This is the cabinet in my office, the door has 3mm PVC edging and no raw edges.
|This is a panel in production on the factory floor; it has .018mm PVC edging on the left edge, the bottom edge is raw.|
- .018 mm PVC Edging
- This is the most common type of edging and is cost effective.
- It is specified for most casework.
- .018 edging is purchased in long rolls and applied using an edge banding machine.
- 3 mm PVC Edging
- This edging is more durable and applied to doors, counter tops, and exposed edges that take abuse.
- It is applied with an edge bander.
|3mm PVC edging on the left compared to .018 mm edging on the right|
- Flex Edge
- Similar to 3mm but is more flexible. I could bend it with my fingers and it felt like it had a rubber base, as opposed to the 3mm that I could not bend (if I could it would probably snap) and felt like hard plastic.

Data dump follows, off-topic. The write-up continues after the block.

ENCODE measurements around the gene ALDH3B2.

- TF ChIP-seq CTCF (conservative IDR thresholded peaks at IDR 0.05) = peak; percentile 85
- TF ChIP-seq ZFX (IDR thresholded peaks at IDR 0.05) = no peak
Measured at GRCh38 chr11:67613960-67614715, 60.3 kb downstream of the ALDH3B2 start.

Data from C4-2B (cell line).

- Flex edge is used on edges with a radius because it is flexible.
- T-Molding can also be used on an edge with a radius.
- It is applied by cutting a groove in the center of the edge, the the tongue of the t lock is tapped into place.
- Glue and the edge bander are not required.
- T-molding can be replaced if it is damaged.
- Laminate Edging-
- This edging comes from a 4'x8' sheet of laminate. The sheet is ripped (by ACS) into 1" strips with glue applied to the back, then the strips are put on by the edge bander.
- Laminate edging is not common because it is inconvenient (strips must be cut) and expensive.
- It is usually used when panels have a wood grain laminate or texture that wouldn't match another edging material.
- The last few projects we used laminate edging for were specialists doctor offices and high end eye care facilities.
|L-R: T-Lock, Flex edge, 3mm PVC, .018 PVC|